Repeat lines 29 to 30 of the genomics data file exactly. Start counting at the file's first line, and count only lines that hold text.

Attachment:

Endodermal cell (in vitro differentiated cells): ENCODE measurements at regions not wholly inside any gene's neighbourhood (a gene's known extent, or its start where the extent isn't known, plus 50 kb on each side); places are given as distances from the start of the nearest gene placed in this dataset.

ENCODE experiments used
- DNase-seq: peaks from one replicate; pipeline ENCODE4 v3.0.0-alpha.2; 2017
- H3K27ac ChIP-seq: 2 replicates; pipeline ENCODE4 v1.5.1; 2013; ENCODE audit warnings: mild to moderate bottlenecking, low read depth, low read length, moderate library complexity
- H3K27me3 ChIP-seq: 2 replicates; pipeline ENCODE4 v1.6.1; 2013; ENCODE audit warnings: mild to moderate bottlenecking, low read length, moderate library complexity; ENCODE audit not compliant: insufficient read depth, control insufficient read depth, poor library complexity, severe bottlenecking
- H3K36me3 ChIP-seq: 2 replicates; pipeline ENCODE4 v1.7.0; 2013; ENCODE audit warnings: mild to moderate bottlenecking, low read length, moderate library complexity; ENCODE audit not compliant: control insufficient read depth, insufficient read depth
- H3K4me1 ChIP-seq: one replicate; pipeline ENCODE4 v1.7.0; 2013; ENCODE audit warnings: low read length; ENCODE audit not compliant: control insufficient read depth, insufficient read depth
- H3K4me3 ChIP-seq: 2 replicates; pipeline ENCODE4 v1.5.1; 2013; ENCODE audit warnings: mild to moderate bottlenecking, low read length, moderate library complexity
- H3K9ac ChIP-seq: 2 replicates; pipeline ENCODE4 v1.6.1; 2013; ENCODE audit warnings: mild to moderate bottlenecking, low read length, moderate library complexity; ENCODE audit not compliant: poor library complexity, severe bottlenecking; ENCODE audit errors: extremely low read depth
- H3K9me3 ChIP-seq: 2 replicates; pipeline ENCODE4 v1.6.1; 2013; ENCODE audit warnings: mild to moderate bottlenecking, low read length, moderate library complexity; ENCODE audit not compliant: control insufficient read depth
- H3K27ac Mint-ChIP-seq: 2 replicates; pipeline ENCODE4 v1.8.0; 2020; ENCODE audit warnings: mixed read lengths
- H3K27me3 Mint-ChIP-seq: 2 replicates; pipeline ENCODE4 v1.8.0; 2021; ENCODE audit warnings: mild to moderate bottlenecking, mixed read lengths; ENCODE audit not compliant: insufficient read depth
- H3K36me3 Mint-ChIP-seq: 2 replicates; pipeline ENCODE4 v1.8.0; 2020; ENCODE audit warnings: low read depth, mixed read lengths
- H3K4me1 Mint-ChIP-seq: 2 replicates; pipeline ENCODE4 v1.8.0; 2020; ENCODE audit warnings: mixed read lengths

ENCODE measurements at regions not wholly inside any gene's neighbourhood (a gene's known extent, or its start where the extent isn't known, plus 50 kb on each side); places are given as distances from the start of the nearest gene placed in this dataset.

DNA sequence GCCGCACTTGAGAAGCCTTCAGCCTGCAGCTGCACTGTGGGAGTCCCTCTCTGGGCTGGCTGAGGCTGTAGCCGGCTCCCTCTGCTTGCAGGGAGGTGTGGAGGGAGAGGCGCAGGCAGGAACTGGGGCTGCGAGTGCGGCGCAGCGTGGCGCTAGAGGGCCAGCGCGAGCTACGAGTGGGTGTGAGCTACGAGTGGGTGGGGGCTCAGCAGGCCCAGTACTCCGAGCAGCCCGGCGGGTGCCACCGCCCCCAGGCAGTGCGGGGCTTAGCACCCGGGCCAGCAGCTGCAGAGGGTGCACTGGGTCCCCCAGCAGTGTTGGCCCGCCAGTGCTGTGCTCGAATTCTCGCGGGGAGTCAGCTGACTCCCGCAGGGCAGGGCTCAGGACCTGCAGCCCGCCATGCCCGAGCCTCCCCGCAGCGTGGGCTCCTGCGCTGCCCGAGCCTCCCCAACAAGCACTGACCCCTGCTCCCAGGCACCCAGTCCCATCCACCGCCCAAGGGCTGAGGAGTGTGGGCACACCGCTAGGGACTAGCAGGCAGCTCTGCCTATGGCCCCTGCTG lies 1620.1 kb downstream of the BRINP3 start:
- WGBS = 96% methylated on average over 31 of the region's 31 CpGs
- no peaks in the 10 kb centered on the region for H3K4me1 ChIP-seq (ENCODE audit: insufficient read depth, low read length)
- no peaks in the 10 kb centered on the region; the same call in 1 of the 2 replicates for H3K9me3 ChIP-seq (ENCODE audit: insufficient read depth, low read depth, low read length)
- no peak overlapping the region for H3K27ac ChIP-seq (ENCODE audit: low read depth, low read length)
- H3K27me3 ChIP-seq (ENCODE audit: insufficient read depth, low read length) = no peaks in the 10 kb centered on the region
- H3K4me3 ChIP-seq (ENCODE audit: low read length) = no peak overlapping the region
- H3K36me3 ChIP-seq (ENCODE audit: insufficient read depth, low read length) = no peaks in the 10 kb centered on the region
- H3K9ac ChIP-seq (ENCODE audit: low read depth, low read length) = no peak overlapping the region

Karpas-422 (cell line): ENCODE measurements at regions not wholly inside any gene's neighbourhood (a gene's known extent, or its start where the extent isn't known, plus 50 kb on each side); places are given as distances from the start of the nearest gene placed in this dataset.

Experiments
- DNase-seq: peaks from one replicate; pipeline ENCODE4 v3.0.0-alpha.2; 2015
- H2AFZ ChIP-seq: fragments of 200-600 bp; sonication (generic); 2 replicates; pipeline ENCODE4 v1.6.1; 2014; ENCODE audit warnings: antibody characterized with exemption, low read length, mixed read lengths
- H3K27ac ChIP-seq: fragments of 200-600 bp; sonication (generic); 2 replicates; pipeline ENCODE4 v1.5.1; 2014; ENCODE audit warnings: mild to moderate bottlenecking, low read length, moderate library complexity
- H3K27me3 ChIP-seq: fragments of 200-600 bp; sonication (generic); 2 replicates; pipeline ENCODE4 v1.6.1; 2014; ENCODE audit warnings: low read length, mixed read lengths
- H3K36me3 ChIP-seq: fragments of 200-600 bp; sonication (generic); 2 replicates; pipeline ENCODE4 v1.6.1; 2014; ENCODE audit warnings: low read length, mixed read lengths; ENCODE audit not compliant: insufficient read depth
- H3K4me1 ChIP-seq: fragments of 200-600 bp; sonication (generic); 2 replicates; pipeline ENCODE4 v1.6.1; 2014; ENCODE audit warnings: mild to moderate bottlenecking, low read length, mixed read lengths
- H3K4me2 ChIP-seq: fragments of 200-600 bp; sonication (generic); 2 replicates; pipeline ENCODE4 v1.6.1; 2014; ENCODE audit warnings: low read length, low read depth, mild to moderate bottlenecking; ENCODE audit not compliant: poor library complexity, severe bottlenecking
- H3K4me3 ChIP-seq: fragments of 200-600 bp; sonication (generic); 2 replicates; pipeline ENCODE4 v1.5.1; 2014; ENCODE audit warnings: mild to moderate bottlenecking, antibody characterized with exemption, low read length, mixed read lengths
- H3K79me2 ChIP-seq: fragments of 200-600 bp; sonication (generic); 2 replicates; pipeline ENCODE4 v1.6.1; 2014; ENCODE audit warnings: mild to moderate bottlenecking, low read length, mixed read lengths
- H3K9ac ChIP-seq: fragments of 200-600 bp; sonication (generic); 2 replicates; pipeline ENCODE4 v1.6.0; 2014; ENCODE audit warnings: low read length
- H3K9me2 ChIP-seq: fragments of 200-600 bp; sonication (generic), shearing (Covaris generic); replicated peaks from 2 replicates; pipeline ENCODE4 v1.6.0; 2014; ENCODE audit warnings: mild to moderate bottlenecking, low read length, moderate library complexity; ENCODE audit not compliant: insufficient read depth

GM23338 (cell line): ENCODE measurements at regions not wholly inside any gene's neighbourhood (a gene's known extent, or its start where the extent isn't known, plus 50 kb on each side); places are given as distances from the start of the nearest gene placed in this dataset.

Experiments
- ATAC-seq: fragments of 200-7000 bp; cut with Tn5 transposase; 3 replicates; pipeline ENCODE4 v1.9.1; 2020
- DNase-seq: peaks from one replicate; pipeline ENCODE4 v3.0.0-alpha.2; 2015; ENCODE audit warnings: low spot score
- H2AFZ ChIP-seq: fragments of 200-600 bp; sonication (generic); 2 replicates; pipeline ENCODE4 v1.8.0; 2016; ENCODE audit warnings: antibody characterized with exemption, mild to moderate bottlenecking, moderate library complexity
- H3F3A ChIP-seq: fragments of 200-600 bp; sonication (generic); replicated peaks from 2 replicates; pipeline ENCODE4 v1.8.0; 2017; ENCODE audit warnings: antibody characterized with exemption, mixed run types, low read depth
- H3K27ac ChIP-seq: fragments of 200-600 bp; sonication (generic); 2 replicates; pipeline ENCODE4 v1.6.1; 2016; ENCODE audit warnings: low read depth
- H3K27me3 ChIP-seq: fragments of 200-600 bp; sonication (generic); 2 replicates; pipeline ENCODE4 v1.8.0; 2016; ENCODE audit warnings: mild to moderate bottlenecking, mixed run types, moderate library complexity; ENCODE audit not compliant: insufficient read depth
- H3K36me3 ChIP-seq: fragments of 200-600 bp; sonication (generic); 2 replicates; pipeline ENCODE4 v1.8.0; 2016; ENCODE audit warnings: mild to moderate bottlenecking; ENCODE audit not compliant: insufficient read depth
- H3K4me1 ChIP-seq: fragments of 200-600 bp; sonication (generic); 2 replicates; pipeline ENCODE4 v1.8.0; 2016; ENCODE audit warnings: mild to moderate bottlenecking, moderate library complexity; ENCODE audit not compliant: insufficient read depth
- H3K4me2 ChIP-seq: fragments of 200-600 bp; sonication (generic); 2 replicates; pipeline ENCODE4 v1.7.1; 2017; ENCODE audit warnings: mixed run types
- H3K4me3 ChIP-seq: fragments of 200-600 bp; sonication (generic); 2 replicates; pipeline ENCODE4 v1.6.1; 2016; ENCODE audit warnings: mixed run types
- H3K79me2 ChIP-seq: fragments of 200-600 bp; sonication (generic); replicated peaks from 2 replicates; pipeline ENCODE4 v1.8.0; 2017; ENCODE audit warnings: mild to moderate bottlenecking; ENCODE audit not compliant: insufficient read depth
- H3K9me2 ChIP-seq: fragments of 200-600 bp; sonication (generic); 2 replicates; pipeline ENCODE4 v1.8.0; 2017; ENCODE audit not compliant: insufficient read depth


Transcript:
- H3K27ac ChIP-seq: fragments of 200-600 bp; sonication (generic); 2 replicates; pipeline ENCODE4 v1.5.1; 2014; ENCODE audit warnings: mild to moderate bottlenecking, low read length, moderate library complexity
- H3K27me3 ChIP-seq: fragments of 200-600 bp; sonication (generic); 2 replicates; pipeline ENCODE4 v1.6.1; 2014; ENCODE audit warnings: low read length, mixed read lengths